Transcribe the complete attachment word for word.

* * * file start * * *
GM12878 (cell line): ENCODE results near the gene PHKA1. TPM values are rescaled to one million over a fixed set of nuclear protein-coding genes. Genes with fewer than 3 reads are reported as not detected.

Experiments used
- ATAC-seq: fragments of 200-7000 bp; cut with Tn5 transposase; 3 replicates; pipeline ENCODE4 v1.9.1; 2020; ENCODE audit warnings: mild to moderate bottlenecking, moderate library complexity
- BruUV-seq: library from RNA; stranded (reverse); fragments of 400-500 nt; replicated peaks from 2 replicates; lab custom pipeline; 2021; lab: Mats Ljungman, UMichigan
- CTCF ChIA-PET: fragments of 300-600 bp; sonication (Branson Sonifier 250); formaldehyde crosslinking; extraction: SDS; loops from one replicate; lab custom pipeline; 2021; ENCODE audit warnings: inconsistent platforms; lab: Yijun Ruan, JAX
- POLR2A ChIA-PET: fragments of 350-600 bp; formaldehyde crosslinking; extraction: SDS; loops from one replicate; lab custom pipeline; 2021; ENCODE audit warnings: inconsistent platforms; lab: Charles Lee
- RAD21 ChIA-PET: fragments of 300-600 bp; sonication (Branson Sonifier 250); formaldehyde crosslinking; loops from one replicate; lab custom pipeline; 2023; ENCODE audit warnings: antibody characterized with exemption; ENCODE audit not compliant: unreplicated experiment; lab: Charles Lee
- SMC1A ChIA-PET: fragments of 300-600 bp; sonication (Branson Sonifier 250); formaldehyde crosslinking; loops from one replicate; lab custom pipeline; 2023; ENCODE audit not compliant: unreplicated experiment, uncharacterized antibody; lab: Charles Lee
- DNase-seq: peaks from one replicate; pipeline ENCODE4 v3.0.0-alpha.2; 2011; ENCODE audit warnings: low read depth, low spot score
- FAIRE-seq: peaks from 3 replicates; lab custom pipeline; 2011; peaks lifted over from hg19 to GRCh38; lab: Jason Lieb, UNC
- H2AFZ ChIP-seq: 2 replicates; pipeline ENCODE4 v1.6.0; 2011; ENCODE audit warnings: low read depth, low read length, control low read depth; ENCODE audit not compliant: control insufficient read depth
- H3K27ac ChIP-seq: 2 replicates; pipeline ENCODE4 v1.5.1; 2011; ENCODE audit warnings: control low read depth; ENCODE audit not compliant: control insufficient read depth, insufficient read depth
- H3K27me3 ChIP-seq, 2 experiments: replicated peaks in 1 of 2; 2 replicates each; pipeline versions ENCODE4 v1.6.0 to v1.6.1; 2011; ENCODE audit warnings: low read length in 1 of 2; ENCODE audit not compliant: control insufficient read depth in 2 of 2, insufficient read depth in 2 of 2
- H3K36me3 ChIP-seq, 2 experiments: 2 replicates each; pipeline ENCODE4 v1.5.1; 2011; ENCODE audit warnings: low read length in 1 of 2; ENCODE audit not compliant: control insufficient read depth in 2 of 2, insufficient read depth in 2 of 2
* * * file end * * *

GM12878 (cell line): ENCODE results near the gene PHKA1. TPM values are rescaled to one million over a fixed set of nuclear protein-coding genes. Genes with fewer than 3 reads are reported as not detected.

Experiments used
- ATAC-seq: fragments of 200-7000 bp; cut with Tn5 transposase; 3 replicates; pipeline ENCODE4 v1.9.1; 2020; ENCODE audit warnings: mild to moderate bottlenecking, moderate library complexity
- BruUV-seq: library from RNA; stranded (reverse); fragments of 400-500 nt; replicated peaks from 2 replicates; lab custom pipeline; 2021; lab: Mats Ljungman, UMichigan
- CTCF ChIA-PET: fragments of 300-600 bp; sonication (Branson Sonifier 250); formaldehyde crosslinking; extraction: SDS; loops from one replicate; lab custom pipeline; 2021; ENCODE audit warnings: inconsistent platforms; lab: Yijun Ruan, JAX
- POLR2A ChIA-PET: fragments of 350-600 bp; formaldehyde crosslinking; extraction: SDS; loops from one replicate; lab custom pipeline; 2021; ENCODE audit warnings: inconsistent platforms; lab: Charles Lee
- RAD21 ChIA-PET: fragments of 300-600 bp; sonication (Branson Sonifier 250); formaldehyde crosslinking; loops from one replicate; lab custom pipeline; 2023; ENCODE audit warnings: antibody characterized with exemption; ENCODE audit not compliant: unreplicated experiment; lab: Charles Lee
- SMC1A ChIA-PET: fragments of 300-600 bp; sonication (Branson Sonifier 250); formaldehyde crosslinking; loops from one replicate; lab custom pipeline; 2023; ENCODE audit not compliant: unreplicated experiment, uncharacterized antibody; lab: Charles Lee
- DNase-seq: peaks from one replicate; pipeline ENCODE4 v3.0.0-alpha.2; 2011; ENCODE audit warnings: low read depth, low spot score
- FAIRE-seq: peaks from 3 replicates; lab custom pipeline; 2011; peaks lifted over from hg19 to GRCh38; lab: Jason Lieb, UNC
- H2AFZ ChIP-seq: 2 replicates; pipeline ENCODE4 v1.6.0; 2011; ENCODE audit warnings: low read depth, low read length, control low read depth; ENCODE audit not compliant: control insufficient read depth
- H3K27ac ChIP-seq: 2 replicates; pipeline ENCODE4 v1.5.1; 2011; ENCODE audit warnings: control low read depth; ENCODE audit not compliant: control insufficient read depth, insufficient read depth
- H3K27me3 ChIP-seq, 2 experiments: replicated peaks in 1 of 2; 2 replicates each; pipeline versions ENCODE4 v1.6.0 to v1.6.1; 2011; ENCODE audit warnings: low read length in 1 of 2; ENCODE audit not compliant: control insufficient read depth in 2 of 2, insufficient read depth in 2 of 2
- H3K36me3 ChIP-seq, 2 experiments: 2 replicates each; pipeline ENCODE4 v1.5.1; 2011; ENCODE audit warnings: low read length in 1 of 2; ENCODE audit not compliant: control insufficient read depth in 2 of 2, insufficient read depth in 2 of 2